"It was that day that I knew I could trust you because you understood how badly I needed to do that and also that I needed privacy to do it because I couldn't have done it in front of you. I was ashamed."

"I know it was hard for you because I know how you feel about drugs and sobriety, but you were right. I was thinking of running away and never coming back. Part of me wanted to do that, but I said 'fuck this' and that was the day I started taking responsibility for my actions. I realized that I wanted to see my family again. Right then I needed a push to get through the process of letting the system start to try to break me down for my sins. It was like I was ready to accept defeat, which I had never done before. I feel like I had to go to prison to find myself in a place where it would be hard to run away and hide from what I was doing with my life. As strange as it seems, those few minutes, seeing what I had to do to myself just to function and get through something, were what allowed me to make the decision to change my life."

So I guess that's part of the key of post-release success....it has to start BEFORE release. It comes at different times for different people, but it's sort of that "Ah HA!" moment. And then it has to be re-enforced. I've let Dee make her own decisions and her own mistakes. I've shown her trust to do things even when I don't think they're the right things. I've allowed her to grow rather than deny her the opportunity to see for herself that bad decisions have potentially bad consequences. For 7 1/2 years now, even pre-dating prison, I have always given her the freedom to decide for herself, to make decisions, and to go about her business and go her own way if she wants to. She has always come back. And now, she isn't really drifting toward that path at all.

Her kids...are still an issue. But whereas they were a major obstacle for us before, she's now of the mentality of "they're missing out. I wish that they would mellow out and accept that I want to love and be loved, that it's not a bad thing. I wish they would do that because I think that if they really opened up to the idea that a relationship would be good for me, they'd come to love you and to see you as someone who's a positive in their lives too. Heck, you have been and they just don't know. You always made sure they got something from me for Christmas and you always did your best to get me home so I could be with them. I wish they knew...." Even 2 months ago this wasn't the attitude. So again...something has shifted there. For the better.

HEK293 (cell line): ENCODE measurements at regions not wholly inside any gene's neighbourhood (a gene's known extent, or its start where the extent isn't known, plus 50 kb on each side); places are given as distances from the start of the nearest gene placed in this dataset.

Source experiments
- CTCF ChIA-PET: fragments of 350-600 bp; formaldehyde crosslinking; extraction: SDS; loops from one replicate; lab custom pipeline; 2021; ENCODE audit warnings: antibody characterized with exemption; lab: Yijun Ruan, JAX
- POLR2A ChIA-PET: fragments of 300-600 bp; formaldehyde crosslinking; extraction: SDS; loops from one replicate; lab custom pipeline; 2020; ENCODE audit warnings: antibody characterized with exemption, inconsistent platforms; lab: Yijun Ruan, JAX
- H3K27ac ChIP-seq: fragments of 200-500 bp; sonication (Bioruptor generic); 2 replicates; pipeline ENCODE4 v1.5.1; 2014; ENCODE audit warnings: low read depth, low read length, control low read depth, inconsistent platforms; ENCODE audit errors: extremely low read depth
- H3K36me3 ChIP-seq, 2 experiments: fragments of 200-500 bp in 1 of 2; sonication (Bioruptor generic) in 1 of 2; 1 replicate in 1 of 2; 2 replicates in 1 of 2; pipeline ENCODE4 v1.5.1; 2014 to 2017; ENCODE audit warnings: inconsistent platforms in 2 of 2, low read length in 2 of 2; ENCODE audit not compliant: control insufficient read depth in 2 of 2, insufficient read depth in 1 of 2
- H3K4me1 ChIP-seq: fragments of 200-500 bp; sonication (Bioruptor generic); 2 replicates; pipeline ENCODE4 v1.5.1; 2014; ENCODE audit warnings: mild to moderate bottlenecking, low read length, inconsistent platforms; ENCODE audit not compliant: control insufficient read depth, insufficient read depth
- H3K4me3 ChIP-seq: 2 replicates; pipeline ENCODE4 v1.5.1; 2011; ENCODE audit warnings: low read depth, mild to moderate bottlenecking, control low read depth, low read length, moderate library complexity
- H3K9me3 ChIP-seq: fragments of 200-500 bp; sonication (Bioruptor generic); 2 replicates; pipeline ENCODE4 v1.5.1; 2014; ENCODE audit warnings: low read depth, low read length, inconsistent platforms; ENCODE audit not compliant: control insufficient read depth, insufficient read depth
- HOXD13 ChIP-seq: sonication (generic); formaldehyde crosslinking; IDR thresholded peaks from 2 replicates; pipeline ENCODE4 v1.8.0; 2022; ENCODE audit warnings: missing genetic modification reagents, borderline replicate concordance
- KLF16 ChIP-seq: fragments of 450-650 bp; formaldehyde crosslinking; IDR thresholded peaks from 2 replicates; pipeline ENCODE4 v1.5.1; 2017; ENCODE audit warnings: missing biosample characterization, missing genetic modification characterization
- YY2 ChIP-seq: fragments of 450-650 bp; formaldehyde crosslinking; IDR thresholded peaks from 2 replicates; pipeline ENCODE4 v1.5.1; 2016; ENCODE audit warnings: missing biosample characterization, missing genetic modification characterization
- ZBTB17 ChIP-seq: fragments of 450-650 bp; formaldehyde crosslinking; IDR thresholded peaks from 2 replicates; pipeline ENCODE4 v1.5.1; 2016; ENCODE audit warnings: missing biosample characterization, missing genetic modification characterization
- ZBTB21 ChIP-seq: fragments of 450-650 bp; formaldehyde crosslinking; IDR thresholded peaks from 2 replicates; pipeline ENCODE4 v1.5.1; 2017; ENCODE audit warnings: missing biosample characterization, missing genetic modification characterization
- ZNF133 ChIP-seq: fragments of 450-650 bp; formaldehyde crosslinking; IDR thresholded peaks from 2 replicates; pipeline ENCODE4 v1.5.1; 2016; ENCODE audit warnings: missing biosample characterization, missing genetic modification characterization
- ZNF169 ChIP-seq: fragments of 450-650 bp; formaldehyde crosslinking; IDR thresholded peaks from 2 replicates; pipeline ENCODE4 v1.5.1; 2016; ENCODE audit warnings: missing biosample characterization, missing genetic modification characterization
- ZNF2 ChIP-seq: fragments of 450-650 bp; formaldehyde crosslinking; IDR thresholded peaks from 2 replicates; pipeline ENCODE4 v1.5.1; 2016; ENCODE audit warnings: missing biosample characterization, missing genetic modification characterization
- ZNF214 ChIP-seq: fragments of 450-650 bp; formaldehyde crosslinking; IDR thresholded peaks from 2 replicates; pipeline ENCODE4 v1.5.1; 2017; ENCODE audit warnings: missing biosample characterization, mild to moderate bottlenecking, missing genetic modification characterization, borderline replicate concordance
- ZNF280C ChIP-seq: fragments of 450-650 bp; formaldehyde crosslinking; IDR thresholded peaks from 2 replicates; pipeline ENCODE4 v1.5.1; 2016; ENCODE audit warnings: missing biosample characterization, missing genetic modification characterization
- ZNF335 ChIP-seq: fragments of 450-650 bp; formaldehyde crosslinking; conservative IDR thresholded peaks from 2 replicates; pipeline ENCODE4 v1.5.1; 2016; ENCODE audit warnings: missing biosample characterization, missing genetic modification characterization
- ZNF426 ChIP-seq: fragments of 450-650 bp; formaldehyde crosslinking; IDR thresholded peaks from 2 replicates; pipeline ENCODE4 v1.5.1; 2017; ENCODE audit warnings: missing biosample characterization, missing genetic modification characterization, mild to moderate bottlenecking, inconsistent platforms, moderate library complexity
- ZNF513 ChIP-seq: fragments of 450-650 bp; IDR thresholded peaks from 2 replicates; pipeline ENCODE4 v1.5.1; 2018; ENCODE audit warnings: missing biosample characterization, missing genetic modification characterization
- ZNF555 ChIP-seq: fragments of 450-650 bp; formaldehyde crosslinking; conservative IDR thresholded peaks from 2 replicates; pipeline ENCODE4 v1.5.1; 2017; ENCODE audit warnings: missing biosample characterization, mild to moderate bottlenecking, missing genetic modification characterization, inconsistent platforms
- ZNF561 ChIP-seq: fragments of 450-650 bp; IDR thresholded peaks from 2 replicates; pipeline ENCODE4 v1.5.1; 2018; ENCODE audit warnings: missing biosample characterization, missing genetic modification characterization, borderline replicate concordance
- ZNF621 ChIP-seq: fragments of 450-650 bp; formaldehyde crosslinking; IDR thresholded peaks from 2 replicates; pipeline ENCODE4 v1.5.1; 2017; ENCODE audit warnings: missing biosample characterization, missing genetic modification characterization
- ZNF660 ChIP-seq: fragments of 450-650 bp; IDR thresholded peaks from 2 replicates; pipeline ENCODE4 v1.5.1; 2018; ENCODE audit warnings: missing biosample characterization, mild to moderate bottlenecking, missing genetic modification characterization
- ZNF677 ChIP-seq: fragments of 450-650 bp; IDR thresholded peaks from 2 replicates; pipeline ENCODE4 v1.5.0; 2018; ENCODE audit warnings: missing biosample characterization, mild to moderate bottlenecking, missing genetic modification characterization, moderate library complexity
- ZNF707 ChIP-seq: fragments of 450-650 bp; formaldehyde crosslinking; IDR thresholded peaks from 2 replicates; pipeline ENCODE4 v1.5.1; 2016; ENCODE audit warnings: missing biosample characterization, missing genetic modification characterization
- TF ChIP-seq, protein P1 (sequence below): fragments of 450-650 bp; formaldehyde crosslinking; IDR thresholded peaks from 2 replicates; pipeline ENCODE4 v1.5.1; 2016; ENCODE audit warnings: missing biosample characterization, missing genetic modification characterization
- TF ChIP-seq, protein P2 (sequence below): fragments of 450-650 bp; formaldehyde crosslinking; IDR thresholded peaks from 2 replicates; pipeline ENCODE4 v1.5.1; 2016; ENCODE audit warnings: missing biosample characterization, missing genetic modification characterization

She spends a good amount of time helping her sister with her kids right now so her sister can go back to school (Cosmetology) while her brother-in-law is overseas doing a tour with the U.S. Navy. She's planning to go back to school some time next year herself. We've been doing research...before she got locked up she was trying to learn medical billing and coding and was doing well in classes. Our research indicates that she can still go into that field with a felony, and she's working with Department of Rehab to attempt to go back to school again and this time complete the program and hopefully find at least some part-time work, if not a career. At the same time....I am kind of glad she didn't rush into it. The first several months were hard, particularly dealing with depression and re-adjustment. Her post-incarceration experience was not as bad as I have heard some inmates having upon release, but there was definitely a transition that had to occur. Factoring in the difficulty with her kids and the tendency for her parents to be a bit over-protective and worried (which she acknowledges is something that bothers her but at the same time she said "it's frustrating, but at the same time it feels good to know they care....now if they'd just get off my back a little bit so I don't have to say we're going to the movies when we're really slipping off to a hot tub resort for a couple of hours....") there was definitely some trust to be won and obstacles to get over. But it's getting better.

A highlight and a lowlight:
Highlight: Definitely have to go with going to one of my friends' daughters' weddings in early November. This was also when I felt like our relationship started to really change trajectories for the better....we went from sort of a simple, loving-but-comfortably-distant (well, for her) relationship that was nice but limited in terms of growth and movement......comfortable, satisfying, and I could have stayed there but I was hoping for improvement.....to drawing so much closer, what I wanted, what I thought, maybe, wasn't possible not because of me but because of where she was emotionally and mentally. That night we danced, we ate, we socialized, we had a really great time. I felt like she really started to come out of her shell. And everyone accepted her. I think it might have been the first time she was in a social setting and didn't feel like people were looking at her like she was a criminal or that she had been to prison. The kicker: my friend's ex-husband is one of the top Deputy DA's in the state (serious guy, has handled both gang and death penalty crimes in his career, has ambition to run for DA of the County he resides in next election cycle.) He went out of his way to make sure that we were having a good time and to talk to her personally....but not about where she had been, but to make sure she was doing okay (she stepped out to deal with a situation with one of her daughters for about 20 minutes at one point.) A great night. I think it made her feel "normal." And that's a big thing for her.